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Computational neurobiology was born over half a century ago, and has since …

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What are the roadblocks?
- The long journey to a Systems Biology of neuronal function

What are the roadblocks?

Although computational systems neurobiology is still far ahead of other fields when it comes to multi-scale, multi-algorithms modelling, the coupling of signalling pathways, electrical dynamics and ionic diffusion is still infrequent [20]. Even more serious is the fact that some crucial cellular functions or behaviours are barely considered at all when it come to quantitative modelling. Modifications of gene expression [21] and protein translation [22] have been largely studied in synaptic function and plasticity, or in the symptomatology of neuronal diseases [23]. Due to the different time-scales involved, and the difficulty of building hybrid models able to provide continuous descriptions of electrical, metabolic and signalling events together with stochastic or even logical descriptions of gene regulatory networks [24], those aspects of neuronal physiology are mainly considered separately. Cell remodelling has also been generally ignored, whether at the level of the synapse, the spine or the neuronal process, despite an abundant literature showing its importance in neuronal function.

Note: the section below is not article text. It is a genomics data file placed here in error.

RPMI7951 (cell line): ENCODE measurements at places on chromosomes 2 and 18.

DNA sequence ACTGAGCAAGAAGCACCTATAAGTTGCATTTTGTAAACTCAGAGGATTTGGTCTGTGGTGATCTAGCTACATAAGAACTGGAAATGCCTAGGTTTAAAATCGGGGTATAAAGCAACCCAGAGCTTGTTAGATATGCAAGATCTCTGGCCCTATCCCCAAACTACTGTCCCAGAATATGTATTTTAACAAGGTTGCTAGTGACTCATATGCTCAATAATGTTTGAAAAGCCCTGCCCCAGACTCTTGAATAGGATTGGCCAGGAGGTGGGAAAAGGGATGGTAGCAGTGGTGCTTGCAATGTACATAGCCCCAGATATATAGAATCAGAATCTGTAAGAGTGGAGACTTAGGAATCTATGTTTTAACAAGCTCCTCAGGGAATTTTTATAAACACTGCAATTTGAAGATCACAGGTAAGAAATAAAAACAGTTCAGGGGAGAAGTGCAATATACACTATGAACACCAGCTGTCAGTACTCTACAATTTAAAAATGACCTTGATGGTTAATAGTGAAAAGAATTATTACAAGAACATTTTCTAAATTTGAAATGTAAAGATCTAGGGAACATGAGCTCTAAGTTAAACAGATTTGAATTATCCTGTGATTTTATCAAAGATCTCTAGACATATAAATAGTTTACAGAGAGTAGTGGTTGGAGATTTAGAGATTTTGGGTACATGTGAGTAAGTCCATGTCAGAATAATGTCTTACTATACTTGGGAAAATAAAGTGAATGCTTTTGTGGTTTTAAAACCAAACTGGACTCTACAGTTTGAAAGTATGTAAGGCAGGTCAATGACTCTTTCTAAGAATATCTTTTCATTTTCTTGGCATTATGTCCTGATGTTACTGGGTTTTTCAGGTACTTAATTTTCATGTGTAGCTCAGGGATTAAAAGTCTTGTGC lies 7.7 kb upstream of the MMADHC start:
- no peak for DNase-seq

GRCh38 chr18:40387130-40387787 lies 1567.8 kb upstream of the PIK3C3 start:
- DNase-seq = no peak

The recent availability of new types of quantitative data should help to expand the models in new directions. On the large-scale front, functional genomics approaches such as microarrays [25] or proteomics [26], but also systematic application of more classical approaches such as in situ hybridization [27] should make the models more accurately reflect brain function and dysfunction. Other cutting-edge technologies like single-particle tracking in living cells [28] will allow the development of more realistic models, and will enable the investigation of the role of micro-domains and supra-macromolecular complexes.

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